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Wednesday, 7 January 2015

More on the Ebola Crisis from Rachel D-A

David Duncombe-Anderson writes:-
The latest round robin from Rachel – a bit graphic in places, but not too long now before she is home and safe.
Do read the link – a-day-in-the-life-of-an-african..... as it has a really positive ending.
Happy New Year!
Sent: Sunday, January 04, 2015 12:31 PM
To: undisclosed-recipients:
Subject: Christmas and Happy New Year
Hi guys,
So sorry not to be in touch but it's been really busy over the last week or so. Christmas was a very interesting time and thanks so much for your messages as they did make a real difference. I certainly haven't ever experienced anything like this past few weeks, that's for sure.
The disease - The main thing to report is how brutal Ebola is. I suppose that sounds pretty obvious but I have never seen something so cruel that brings in healthy, young and fit looking patients and within days or sometimes hours they are gone. Having been used to seeing horrible traumas and sick people nothing can prepare you for this disease and the impact it is having on this country. The other night I was talking to the WASH team and most were recent graduates reduced to working in an ETC whilst their country is put on hold - one an accountant, an electronics engineer and a few teachers who can't teach as schools remain closed. Many of our staff are separated from their families due to working up here in the ETC and one of my nurses has been thrown out of her house by a landlord who is unhappy that she works with people with Ebola. Keep thinking about the people here - they need to be remembered.

UK Nurse with Ebola – so the news that a nurse has contracted Ebola whilst out here has shaken us quite a lot. Our colleagues in Freetown worked with her so that brings it home to us that it could have been one of us.  If complacency or casualness towards PPE and doffing had begun to manifest  you can rest assured that this story has focused us entirely and doffing continues to be the most important aspect that we can get right.  That said, there are occasions where things happen that are out of our control. This last week has seen a few breaches in PPE for all of us – a breach can be a tear in a glove, a pair of goggles sliding off the face or something more dramatic like a fall.  I have had two breaches in my outside pair of gloves which is both annoying and scary - annoying because you have to leave the unit immediately and that may be right in the middle of your medicine round and scary because of the greater.Just to reassure you all though, in both cases my inside glove was unaffected and even if a tear had occurred to the inside glove I don’t have any cuts on my hands and skin remains a good barrier to the virus – in other words this is a very low risk breach. One of my national nurses was not so lucky this week – she had chlorine sprayed in her face whilst doffing, couldn’t breathe and then pulled her goggles and mask down. As she turned to wash her hands, she then tripped over and fell in a big pool of chlorine.  The protocol was clear and we walked her through the doffing process from there but it was very sobering and pretty frightening to her.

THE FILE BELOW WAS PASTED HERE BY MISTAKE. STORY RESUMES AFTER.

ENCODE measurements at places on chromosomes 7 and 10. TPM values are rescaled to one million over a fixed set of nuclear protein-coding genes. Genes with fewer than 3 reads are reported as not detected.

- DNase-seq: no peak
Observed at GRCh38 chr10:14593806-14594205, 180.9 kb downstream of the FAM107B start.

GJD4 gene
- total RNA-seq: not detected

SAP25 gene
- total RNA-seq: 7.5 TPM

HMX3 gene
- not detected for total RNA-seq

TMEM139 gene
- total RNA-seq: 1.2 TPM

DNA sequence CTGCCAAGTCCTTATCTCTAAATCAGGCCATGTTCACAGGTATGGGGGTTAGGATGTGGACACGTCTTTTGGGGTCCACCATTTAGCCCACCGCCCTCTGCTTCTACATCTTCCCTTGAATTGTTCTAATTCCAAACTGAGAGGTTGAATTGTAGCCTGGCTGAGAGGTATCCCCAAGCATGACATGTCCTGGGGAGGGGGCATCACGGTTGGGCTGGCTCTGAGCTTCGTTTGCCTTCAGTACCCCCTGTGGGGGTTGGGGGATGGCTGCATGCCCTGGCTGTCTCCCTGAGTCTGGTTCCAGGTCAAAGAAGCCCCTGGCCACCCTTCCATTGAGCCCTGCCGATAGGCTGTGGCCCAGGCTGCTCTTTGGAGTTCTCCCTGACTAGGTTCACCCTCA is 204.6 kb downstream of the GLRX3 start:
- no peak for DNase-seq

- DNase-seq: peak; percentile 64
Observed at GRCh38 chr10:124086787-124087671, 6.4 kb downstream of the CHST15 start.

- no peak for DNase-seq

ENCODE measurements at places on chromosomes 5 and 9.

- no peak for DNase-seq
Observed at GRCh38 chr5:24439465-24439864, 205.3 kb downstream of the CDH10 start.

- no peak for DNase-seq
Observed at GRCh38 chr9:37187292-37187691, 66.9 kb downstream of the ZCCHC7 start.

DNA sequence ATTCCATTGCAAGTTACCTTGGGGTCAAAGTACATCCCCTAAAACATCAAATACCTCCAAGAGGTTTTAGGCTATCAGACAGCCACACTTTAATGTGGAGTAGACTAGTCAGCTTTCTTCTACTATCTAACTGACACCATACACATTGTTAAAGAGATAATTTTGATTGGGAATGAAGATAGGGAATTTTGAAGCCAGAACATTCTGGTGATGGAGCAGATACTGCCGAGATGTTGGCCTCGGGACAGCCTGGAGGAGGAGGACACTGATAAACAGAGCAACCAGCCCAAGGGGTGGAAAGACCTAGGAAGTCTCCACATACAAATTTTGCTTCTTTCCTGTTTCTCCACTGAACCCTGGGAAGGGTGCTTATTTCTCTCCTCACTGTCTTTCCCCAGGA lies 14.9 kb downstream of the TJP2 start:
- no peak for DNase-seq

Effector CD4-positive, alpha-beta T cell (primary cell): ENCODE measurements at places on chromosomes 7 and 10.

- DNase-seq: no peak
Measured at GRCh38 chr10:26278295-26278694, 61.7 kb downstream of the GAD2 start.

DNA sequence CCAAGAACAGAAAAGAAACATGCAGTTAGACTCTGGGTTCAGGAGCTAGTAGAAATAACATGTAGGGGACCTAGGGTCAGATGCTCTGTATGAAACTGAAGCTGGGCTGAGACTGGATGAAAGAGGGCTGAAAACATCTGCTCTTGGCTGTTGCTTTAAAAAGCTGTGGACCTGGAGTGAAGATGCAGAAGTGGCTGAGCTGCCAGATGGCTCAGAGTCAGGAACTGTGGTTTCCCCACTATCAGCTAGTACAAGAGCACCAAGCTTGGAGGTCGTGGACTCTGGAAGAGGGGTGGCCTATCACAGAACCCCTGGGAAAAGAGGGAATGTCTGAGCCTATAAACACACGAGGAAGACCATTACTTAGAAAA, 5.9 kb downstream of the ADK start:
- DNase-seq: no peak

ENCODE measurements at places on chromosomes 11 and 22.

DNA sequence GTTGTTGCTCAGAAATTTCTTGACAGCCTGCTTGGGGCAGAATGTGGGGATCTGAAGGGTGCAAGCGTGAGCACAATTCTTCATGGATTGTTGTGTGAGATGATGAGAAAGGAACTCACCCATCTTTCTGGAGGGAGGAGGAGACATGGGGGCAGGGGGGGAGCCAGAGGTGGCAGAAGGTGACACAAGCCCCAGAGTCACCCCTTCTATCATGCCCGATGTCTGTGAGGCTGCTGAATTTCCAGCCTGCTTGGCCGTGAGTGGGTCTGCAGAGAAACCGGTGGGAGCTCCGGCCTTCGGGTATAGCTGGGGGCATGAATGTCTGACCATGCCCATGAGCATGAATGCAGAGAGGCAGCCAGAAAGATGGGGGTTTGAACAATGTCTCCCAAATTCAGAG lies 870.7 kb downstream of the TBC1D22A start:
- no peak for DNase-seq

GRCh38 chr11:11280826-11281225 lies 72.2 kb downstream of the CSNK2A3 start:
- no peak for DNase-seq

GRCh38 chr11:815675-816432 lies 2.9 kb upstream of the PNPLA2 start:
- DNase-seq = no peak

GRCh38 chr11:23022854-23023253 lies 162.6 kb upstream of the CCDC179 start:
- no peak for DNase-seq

One of our colleagues working at Kerrytown, Freetown wrote this article which is such a great description of a shift here.
Anyway, I know that this sounds gloomy and yet there is real joy and laughter in each day. We have had our first survivors this last few days and the excitement and joy we feel when the patients come through the shower that straddles the high and low risk zones  (renamed' the shower of joy') is unbelievable. They come through the door in new clothes and having had one last chlorine shower they come out to an explosion of singing, drumming and dancing. It's hard to hold back the tears as the survivors start dancing for joy and seeing us close up without PPE on.
On fun - New Year's eve was one of the oddest and funniest I've had. I thought I would be heading to bed at about 9.30 as I'd just come off a late shift but suddenly the kitchen staff started shaking their stuff and to a combination  of soppy 90s film music and pounding Sierra Leonian worship music :
Happy New Year mi nor die oh
Tel God tenki for mi life oh)
we all whirled like dervishes and managed to stay up to the heady heights of 00.05. Tenki means thank you and this song, although predates Ebola has never seemed so poignant to people here.
So spirits are high and we have one last week with the team intact and then next weekend it starts to break up as some leave for the UK and a new team of 25 arrive from the UK and we start their training.
Thanks so much for the emails and so sorry that I have not been able to reply fully to you all. I will try and send one last email out in the next weeks but really looking forward to seeing you later in the year.
Big big love
R xxx

ps - and if you didn't hear it and still have a bit of time on your hands

Thursday, 1 January 2015

The Ebola Crisis

From: Rachel Duncombe-Anderson
Sent: Monday, December 22, 2014 9:13 AM
Subject: The ETC opens

Hi there gang,